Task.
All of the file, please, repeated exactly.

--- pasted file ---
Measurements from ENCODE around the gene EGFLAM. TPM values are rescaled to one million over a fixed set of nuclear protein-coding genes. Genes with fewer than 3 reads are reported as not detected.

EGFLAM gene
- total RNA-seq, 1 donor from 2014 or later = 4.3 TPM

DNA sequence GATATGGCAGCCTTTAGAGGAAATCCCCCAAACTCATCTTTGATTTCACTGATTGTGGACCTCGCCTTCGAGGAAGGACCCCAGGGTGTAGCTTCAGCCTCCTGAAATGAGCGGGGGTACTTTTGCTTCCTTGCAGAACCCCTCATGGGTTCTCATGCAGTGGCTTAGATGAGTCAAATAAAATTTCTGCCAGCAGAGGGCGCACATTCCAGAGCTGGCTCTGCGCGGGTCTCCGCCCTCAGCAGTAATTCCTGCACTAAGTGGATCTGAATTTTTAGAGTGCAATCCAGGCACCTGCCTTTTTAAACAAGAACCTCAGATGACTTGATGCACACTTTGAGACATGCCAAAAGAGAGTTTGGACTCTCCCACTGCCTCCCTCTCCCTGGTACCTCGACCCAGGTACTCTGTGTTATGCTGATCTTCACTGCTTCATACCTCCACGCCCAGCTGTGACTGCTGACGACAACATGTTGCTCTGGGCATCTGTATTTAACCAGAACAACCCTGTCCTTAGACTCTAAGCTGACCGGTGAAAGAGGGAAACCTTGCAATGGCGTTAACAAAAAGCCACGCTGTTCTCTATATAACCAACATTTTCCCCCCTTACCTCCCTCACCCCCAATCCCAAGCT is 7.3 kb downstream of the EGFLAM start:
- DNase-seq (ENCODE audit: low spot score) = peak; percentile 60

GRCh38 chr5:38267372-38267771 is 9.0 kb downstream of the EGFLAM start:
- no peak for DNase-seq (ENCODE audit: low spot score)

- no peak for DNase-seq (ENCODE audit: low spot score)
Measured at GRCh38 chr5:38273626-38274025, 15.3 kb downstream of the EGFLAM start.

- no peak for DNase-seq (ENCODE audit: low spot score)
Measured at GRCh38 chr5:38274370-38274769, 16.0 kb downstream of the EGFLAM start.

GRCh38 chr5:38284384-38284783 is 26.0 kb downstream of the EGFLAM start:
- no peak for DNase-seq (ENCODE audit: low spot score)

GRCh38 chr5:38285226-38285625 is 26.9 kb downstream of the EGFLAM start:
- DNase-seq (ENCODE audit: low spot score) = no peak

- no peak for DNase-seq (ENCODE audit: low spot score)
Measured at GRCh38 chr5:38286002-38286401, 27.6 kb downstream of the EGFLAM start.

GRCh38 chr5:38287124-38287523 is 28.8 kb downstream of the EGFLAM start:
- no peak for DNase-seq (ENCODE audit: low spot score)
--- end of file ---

Measurements from ENCODE around the gene EGFLAM. TPM values are rescaled to one million over a fixed set of nuclear protein-coding genes. Genes with fewer than 3 reads are reported as not detected.

EGFLAM gene
- total RNA-seq, 1 donor from 2014 or later = 4.3 TPM

DNA sequence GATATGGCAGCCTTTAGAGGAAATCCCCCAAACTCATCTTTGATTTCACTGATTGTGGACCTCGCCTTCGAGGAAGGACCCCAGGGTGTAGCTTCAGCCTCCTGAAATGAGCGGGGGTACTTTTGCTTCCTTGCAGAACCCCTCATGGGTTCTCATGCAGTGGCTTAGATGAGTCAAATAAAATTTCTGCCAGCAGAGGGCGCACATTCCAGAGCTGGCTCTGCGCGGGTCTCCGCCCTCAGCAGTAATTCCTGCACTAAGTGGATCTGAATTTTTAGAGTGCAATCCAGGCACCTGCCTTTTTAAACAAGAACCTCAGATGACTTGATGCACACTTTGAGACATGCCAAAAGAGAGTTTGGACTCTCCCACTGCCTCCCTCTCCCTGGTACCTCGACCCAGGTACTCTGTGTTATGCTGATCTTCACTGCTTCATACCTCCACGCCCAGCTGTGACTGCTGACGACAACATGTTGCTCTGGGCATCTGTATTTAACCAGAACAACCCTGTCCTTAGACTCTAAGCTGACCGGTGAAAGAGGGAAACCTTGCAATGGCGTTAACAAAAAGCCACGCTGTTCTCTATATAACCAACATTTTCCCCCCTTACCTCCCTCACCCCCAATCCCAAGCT is 7.3 kb downstream of the EGFLAM start:
- DNase-seq (ENCODE audit: low spot score) = peak; percentile 60

GRCh38 chr5:38267372-38267771 is 9.0 kb downstream of the EGFLAM start:
- no peak for DNase-seq (ENCODE audit: low spot score)

- no peak for DNase-seq (ENCODE audit: low spot score)
Measured at GRCh38 chr5:38273626-38274025, 15.3 kb downstream of the EGFLAM start.

- no peak for DNase-seq (ENCODE audit: low spot score)
Measured at GRCh38 chr5:38274370-38274769, 16.0 kb downstream of the EGFLAM start.

GRCh38 chr5:38284384-38284783 is 26.0 kb downstream of the EGFLAM start:
- no peak for DNase-seq (ENCODE audit: low spot score)

GRCh38 chr5:38285226-38285625 is 26.9 kb downstream of the EGFLAM start:
- DNase-seq (ENCODE audit: low spot score) = no peak

- no peak for DNase-seq (ENCODE audit: low spot score)
Measured at GRCh38 chr5:38286002-38286401, 27.6 kb downstream of the EGFLAM start.

GRCh38 chr5:38287124-38287523 is 28.8 kb downstream of the EGFLAM start:
- no peak for DNase-seq (ENCODE audit: low spot score)